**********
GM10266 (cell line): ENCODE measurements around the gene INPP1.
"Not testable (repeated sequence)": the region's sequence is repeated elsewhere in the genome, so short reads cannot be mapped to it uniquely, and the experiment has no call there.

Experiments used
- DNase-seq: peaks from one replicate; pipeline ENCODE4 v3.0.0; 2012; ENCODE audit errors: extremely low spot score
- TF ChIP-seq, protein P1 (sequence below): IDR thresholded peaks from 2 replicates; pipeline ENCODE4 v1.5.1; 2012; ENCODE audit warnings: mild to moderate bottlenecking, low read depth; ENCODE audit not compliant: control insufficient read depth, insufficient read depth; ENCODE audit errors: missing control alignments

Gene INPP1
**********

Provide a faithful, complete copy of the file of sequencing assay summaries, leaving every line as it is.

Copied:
GM10266 (cell line): ENCODE measurements around the gene INPP1.
"Not testable (repeated sequence)": the region's sequence is repeated elsewhere in the genome, so short reads cannot be mapped to it uniquely, and the experiment has no call there.

Experiments used
- DNase-seq: peaks from one replicate; pipeline ENCODE4 v3.0.0; 2012; ENCODE audit errors: extremely low spot score
- TF ChIP-seq, protein P1 (sequence below): IDR thresholded peaks from 2 replicates; pipeline ENCODE4 v1.5.1; 2012; ENCODE audit warnings: mild to moderate bottlenecking, low read depth; ENCODE audit not compliant: control insufficient read depth, insufficient read depth; ENCODE audit errors: missing control alignments

Gene INPP1